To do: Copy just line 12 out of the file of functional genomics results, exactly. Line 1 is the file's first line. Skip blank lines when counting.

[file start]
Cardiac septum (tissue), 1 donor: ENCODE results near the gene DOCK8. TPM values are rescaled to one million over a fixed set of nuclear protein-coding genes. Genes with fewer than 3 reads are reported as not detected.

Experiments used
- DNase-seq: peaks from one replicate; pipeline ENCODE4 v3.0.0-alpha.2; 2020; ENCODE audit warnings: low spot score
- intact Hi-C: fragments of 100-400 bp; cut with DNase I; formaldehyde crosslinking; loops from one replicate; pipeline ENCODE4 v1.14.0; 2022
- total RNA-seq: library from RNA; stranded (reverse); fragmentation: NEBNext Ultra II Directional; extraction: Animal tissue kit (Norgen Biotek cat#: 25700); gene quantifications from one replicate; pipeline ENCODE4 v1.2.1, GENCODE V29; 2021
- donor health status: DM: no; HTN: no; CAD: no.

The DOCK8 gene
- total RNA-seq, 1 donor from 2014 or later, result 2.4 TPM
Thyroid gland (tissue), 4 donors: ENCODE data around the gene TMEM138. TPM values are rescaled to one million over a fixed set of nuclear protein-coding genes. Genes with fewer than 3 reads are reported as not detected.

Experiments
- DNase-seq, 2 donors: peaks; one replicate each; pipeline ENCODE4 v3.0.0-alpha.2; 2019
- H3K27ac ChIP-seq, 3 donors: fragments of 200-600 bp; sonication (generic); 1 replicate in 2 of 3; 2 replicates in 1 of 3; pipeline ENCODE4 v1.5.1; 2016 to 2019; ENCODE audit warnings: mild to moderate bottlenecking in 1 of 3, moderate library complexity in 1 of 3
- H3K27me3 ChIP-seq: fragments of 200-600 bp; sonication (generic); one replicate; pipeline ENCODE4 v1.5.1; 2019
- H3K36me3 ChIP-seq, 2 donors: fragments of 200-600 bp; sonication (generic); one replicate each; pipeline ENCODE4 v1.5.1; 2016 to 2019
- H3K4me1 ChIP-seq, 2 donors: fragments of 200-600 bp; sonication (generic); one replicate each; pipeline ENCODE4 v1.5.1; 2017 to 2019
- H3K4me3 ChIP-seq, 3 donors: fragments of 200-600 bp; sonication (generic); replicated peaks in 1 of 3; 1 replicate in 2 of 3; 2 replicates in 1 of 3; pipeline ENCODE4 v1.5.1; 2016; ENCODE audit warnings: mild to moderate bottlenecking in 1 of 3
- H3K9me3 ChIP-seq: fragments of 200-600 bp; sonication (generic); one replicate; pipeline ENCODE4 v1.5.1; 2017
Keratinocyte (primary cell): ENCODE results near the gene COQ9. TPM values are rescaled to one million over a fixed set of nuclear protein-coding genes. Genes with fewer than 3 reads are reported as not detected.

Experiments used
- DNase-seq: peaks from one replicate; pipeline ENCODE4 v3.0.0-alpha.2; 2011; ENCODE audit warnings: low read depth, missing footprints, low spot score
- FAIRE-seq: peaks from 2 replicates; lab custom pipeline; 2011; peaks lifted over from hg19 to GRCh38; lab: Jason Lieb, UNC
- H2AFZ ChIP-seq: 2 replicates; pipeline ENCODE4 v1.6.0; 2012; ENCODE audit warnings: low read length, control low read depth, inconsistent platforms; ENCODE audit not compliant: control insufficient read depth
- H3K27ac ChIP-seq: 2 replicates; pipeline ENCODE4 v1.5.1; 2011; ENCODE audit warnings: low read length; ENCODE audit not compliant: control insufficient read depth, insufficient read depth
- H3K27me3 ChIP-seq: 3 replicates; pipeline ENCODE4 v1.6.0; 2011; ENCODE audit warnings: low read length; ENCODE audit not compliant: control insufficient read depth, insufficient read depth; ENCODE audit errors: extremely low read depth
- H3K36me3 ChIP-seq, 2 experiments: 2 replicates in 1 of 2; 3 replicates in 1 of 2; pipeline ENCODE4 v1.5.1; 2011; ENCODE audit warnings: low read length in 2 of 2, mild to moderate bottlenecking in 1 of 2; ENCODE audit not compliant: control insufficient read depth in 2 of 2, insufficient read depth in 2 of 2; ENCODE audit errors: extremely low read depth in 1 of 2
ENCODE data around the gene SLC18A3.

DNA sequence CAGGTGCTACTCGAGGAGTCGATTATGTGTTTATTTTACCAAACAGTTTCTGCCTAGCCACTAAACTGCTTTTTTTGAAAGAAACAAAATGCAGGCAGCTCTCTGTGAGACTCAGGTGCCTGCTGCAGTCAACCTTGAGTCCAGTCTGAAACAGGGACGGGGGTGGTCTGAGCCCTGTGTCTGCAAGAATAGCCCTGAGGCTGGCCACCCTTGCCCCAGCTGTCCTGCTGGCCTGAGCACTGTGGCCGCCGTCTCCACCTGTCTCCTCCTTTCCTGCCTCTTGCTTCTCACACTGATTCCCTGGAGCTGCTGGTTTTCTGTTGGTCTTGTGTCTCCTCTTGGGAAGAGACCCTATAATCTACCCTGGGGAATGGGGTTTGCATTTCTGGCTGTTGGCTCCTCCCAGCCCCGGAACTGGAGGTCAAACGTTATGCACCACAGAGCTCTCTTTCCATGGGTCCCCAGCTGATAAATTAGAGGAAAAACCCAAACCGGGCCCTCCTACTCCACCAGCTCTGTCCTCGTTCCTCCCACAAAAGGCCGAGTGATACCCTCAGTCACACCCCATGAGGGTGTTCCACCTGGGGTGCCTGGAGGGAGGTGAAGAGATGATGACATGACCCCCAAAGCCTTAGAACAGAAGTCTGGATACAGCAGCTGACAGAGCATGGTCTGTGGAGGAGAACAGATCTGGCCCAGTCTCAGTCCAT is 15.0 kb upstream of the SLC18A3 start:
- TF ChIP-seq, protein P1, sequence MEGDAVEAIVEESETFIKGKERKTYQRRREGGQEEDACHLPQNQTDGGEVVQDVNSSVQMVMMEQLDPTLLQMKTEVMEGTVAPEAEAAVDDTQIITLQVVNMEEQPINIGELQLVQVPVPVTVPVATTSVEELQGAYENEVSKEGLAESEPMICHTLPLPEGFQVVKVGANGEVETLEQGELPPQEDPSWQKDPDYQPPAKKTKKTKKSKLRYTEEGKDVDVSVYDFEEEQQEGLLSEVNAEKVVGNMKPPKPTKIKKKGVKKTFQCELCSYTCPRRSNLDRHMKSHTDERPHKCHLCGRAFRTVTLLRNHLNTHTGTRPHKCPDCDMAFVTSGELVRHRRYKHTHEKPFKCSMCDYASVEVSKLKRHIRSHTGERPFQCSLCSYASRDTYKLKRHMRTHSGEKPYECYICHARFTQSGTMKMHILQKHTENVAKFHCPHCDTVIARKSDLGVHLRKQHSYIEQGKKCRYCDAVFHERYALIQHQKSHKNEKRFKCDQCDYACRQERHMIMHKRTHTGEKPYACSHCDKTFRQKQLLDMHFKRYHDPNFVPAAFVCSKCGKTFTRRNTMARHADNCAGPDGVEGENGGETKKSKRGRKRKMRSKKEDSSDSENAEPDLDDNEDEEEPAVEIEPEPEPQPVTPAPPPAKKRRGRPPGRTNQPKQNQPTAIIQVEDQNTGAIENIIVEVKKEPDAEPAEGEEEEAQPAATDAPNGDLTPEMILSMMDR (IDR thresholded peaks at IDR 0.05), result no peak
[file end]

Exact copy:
- H3K27ac ChIP-seq, 3 donors: fragments of 200-600 bp; sonication (generic); 1 replicate in 2 of 3; 2 replicates in 1 of 3; pipeline ENCODE4 v1.5.1; 2016 to 2019; ENCODE audit warnings: mild to moderate bottlenecking in 1 of 3, moderate library complexity in 1 of 3